Delhi’s 13 hotspots continue to record alarmingly high levels of pollution | Latest News Delhi - Hindustan Times
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Delhi’s 13 hotspots continue to record alarmingly high levels of pollution

ByJasjeev Gandhiok & Soumya Pillai, New Delhi
Nov 11, 2021 12:15 AM IST

Four new locations -- Alipur, ITO, Nehru Nagar and Sonia Vihar -- all recorded at least four ‘severe’ air days, levels exceeding even some of the existing pollution hot spots

Delhi’s 13 pollution hot spots – identified first in 2018, jointly by the Central Pollution Control Board (CPCB) and the Delhi Pollution Control Committee (DPCC) -- for area-specific action, continue to record alarmingly high levels of pollution, data shows.

In a review meeting held by the DPCC on Tuesday evening, air quality data analysed between November 1 and November 8 shows that not only do these locations continue to record ‘severe’ air, but newer locations with high pollution levels have also emerged during this period. (Raj K Raj/HT Photo)
In a review meeting held by the DPCC on Tuesday evening, air quality data analysed between November 1 and November 8 shows that not only do these locations continue to record ‘severe’ air, but newer locations with high pollution levels have also emerged during this period. (Raj K Raj/HT Photo)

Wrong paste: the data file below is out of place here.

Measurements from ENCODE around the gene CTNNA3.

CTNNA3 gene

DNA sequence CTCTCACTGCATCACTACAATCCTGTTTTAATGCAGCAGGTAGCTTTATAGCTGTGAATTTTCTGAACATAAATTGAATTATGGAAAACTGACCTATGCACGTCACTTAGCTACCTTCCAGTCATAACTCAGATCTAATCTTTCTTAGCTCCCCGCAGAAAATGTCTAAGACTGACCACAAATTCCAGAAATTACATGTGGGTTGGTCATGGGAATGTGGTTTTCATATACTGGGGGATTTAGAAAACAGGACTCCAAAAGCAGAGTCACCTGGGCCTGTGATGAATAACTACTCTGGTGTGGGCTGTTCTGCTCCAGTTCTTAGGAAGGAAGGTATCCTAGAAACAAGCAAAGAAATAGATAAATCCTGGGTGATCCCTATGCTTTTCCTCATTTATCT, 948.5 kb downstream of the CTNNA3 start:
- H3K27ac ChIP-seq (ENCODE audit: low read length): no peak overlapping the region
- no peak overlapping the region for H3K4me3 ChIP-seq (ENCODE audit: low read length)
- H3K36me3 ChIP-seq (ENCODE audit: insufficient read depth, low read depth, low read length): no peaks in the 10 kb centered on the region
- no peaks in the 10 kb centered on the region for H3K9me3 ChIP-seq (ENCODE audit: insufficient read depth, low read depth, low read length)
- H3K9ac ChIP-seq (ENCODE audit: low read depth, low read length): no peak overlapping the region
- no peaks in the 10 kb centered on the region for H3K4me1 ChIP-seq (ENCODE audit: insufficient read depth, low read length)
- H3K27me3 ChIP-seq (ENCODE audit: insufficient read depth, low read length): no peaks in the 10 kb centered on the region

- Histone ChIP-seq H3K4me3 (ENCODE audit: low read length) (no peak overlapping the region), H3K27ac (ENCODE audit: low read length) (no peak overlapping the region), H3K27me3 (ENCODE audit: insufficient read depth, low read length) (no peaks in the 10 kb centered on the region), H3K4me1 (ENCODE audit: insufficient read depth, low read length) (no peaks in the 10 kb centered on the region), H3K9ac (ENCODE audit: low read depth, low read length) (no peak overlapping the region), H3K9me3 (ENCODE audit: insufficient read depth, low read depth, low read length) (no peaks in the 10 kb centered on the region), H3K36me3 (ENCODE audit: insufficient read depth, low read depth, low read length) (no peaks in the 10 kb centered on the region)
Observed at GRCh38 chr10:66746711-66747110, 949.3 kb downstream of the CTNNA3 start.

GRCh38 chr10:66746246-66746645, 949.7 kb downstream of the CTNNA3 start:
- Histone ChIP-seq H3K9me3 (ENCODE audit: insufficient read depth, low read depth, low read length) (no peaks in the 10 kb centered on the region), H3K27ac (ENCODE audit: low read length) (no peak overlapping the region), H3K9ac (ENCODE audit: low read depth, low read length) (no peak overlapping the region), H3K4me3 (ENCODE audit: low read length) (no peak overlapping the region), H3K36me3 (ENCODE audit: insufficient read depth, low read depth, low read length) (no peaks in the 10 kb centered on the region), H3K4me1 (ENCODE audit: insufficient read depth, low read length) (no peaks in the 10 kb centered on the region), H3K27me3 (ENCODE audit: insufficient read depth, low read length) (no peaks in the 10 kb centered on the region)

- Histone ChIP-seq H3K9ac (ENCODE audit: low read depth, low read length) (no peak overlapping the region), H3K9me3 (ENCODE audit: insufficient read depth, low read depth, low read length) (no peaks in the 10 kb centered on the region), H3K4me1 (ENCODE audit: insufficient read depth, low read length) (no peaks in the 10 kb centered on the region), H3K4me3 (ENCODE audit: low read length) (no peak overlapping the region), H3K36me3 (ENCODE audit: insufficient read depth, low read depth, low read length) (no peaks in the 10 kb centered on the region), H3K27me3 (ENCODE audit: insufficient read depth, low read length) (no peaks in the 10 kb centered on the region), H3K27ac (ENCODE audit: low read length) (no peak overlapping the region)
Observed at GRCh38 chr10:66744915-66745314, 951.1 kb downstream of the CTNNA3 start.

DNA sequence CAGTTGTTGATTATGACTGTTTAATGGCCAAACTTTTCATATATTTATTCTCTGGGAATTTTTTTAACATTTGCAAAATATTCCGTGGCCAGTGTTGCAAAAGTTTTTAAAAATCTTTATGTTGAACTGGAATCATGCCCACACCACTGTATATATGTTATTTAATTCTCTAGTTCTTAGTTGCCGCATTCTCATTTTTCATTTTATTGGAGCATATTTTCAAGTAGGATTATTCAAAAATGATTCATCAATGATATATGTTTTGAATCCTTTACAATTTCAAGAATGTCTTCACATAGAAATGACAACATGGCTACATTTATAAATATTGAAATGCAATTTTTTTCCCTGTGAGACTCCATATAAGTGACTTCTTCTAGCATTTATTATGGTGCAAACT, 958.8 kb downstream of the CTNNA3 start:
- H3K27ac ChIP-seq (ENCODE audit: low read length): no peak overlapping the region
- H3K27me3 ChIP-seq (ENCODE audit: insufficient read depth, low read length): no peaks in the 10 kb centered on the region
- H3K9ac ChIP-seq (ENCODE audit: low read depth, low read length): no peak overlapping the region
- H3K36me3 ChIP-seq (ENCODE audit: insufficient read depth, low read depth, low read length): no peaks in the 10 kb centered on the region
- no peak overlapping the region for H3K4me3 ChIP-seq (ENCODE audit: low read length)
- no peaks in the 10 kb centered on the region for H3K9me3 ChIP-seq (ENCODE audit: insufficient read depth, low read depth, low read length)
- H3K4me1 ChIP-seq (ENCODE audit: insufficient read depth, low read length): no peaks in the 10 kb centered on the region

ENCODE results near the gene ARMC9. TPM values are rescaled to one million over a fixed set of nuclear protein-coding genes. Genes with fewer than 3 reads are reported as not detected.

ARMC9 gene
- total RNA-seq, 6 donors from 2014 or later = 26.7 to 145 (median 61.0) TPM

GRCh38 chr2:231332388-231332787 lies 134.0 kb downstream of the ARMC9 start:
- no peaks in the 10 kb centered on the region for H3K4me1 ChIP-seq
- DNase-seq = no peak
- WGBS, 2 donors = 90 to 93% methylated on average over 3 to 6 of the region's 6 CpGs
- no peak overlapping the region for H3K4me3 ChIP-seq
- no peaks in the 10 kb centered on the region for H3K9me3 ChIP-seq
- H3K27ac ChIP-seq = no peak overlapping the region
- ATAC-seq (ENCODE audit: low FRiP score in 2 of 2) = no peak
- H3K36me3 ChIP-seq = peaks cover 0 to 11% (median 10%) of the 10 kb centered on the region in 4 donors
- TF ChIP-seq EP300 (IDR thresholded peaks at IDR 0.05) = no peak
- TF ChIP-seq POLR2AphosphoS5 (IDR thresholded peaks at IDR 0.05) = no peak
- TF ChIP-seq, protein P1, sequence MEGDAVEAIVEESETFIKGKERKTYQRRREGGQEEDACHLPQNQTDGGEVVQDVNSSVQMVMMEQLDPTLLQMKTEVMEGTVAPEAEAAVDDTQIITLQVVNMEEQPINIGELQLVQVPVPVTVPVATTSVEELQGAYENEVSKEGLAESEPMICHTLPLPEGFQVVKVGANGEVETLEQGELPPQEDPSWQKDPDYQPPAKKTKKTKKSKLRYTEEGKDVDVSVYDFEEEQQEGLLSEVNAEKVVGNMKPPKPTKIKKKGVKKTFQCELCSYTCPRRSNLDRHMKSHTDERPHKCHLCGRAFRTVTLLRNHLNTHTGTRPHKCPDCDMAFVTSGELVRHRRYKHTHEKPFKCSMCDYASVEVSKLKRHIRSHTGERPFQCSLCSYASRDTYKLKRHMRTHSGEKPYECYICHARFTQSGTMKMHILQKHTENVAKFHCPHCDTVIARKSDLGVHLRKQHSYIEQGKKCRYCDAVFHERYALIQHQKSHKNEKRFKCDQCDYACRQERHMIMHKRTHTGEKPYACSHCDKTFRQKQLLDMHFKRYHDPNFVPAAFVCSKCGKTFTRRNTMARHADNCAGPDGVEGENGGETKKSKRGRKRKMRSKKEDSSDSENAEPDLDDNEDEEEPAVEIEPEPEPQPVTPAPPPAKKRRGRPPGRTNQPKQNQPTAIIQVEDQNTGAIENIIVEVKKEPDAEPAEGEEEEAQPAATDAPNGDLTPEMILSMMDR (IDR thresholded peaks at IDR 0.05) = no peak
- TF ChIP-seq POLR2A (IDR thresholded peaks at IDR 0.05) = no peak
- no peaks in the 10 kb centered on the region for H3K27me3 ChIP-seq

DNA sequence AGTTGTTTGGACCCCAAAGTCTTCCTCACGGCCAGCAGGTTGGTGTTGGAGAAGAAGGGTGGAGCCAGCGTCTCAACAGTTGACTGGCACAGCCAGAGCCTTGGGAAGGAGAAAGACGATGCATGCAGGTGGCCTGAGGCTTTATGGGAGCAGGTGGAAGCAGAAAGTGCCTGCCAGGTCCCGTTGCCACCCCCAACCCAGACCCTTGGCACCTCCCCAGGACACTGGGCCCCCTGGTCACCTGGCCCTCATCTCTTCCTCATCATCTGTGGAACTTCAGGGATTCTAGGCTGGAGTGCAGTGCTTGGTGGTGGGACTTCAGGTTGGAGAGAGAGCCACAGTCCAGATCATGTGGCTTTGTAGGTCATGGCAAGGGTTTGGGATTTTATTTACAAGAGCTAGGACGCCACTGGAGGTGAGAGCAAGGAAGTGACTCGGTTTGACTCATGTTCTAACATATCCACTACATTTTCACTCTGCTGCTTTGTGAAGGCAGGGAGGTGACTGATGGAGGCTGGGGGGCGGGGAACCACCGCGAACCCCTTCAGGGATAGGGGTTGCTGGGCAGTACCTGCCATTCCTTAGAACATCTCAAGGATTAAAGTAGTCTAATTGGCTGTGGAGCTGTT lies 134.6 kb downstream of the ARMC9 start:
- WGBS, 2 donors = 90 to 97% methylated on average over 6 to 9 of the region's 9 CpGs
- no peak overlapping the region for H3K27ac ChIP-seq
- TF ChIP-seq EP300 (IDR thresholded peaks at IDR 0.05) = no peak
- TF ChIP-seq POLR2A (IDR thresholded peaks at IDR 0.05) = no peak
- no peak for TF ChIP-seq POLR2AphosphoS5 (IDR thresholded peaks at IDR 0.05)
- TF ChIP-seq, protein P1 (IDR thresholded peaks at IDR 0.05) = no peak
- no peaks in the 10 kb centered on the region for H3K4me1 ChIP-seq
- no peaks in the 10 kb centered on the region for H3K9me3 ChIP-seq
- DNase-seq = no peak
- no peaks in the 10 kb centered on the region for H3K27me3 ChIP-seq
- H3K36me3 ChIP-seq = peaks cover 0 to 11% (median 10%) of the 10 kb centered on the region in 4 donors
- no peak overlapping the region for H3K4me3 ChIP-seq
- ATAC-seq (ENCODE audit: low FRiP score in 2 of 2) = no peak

In a review meeting held by the DPCC on Tuesday evening, air quality data analysed between November 1 and November 8 shows that not only do these locations continue to record ‘severe’ air, but newer locations with high pollution levels have also emerged during this period.

These new locations -- Alipur, ITO, Nehru Nagar and Sonia Vihar -- all recorded at least four ‘severe’ air days during this period, levels exceeding even some of the existing pollution hot spots. While Alipur recorded five ‘severe’ air days during this period, the remaining three locations saw four severe days each, DPCC data shows.

Delhi’s original 13 hot spots were Jahangirpuri, Anand Vihar, Ashok Vihar, Wazirpur, Punjabi Bagh, Dwarka Sector 8, Rohini Sector 16, RK Puram, Bawana, Mundka, Narela, Okhla Phase II and Vivek Vihar. While locations such as Bawana, Mundka, Narela, Jahangirpuri and Wazirpur, Okhla-Phase II are largely dominated by industries, residential hot spots such as Dwarka’s sector 8, Rohini’s sector-16 and Punjabi Bagh have different sources of pollution. RK Puram and Anand Vihar are polluted mostly because of heavy traffic movement around them.

“Action can only be focused if each hot spot’s top sources of pollution are known. One can undertake measures such as sprinkling of water, but long-term action can only be driven if agencies know specific sources of pollution. Even then, it can take some time for pollution levels to drop as background emissions will remain high across the city,” says Tanushree Ganguly, Programme Lead at the Council on Energy, Environment and Water (CEEW).